Unemployment, TRANSFORMING OUR BUSINESS CLIMATE, Labor
GSI Analysis: 2019 Revised & January Jobs Reports – A Look at Where We Stand
A statement from Garden State Initiative’s president, Regina M. Egea:
“As all of us in New Jersey and our country grapple with the personal and economic ramifications of COVID-19, we need our leaders in Trenton more than ever to work collaboratively on solutions to meet today’s challenges as well as to have the foresight to enact policies that position residents and our state for a strong recovery in the months ahead.
GSI will continue our mission to inform by providing analysis, research and commentary on the latest economic data as it becomes available.
As we come together as one community, we at Garden State Initiative extend our wishes for good health and hopes that we may all navigate this turbulent period with family and loved ones nearby.”
2019 Revised & January 2020 Jobs Reports
This morning, New Jersey’s Department of Labor and Workforce Development released the revised employment data for 2019 and January 2020 jobs report, which notably does not reflect the current business and government decisions being made daily and resulting economic impacts.
The 2019 numbers found that New Jersey’s private sector economy ranked in the middle of the pack nationally, adding 52,400 jobs during the year, with the largest gains recorded in Education and Health Services (+14,800) and Professional and Business Services (+14,200). The worst performing sector for New Jersey was the Financial Activities sector, where our state ranked second in the U.S. for job losses (-2,100).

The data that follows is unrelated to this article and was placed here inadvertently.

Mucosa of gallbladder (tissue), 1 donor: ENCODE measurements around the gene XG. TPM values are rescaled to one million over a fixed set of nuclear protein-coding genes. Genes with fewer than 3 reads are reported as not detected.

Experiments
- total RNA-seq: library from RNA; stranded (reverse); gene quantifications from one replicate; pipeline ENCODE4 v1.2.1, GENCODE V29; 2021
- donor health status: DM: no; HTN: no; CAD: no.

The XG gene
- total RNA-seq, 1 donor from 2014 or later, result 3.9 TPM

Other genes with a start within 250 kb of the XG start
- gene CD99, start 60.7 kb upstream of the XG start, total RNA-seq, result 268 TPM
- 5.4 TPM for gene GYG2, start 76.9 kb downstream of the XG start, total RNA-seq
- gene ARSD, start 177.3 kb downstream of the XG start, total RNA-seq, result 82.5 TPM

Overall, the state ended the year with its largest average workforce size since 2013, although, for the year, the average level remains below that at the start of the Great Recession in 2008. The state recorded an average unemployment rate of 3.6% for 2019, down from 4.1% for 2018.
As we look towards the January 2020 data, the state’s unemployment rate increased 0.1% to 3.8% as the state added 12,500 private sector jobs and 1,600 public sector positions. Of note, the largest gains were recorded in Professional and Business Services (+3,700), Education and Health Services (+3,400) sectors, while losses were recorded in Information (-400) and Financial Activities (-500), which continues to be a weakness in the state’s job market. The increase in the unemployment rate was driven by 16,700 individuals joined the workforce, which increased to 4,551,700.
The preliminary BLS data for February 2020, the last month before the impact of the COVID-19 pandemic should be visible, will be released next Thursday, March 26th.